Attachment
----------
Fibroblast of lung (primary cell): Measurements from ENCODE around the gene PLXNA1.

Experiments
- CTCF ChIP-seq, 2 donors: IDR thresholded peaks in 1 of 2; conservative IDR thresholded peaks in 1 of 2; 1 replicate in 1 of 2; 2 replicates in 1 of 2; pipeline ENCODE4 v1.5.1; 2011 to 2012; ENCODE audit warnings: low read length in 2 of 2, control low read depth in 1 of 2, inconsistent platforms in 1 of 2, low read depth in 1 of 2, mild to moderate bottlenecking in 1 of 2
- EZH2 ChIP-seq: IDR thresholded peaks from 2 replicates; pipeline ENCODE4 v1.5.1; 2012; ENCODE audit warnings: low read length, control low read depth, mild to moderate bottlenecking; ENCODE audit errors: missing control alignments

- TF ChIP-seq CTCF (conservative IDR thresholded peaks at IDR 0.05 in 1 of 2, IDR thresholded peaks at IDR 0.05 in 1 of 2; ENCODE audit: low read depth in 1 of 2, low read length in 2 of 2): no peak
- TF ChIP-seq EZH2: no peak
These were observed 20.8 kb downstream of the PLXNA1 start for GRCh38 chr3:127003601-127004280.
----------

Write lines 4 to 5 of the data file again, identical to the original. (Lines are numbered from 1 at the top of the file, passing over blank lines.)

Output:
- EZH2 ChIP-seq: IDR thresholded peaks from 2 replicates; pipeline ENCODE4 v1.5.1; 2012; ENCODE audit warnings: low read length, control low read depth, mild to moderate bottlenecking; ENCODE audit errors: missing control alignments

- TF ChIP-seq CTCF (conservative IDR thresholded peaks at IDR 0.05 in 1 of 2, IDR thresholded peaks at IDR 0.05 in 1 of 2; ENCODE audit: low read depth in 1 of 2, low read length in 2 of 2): no peak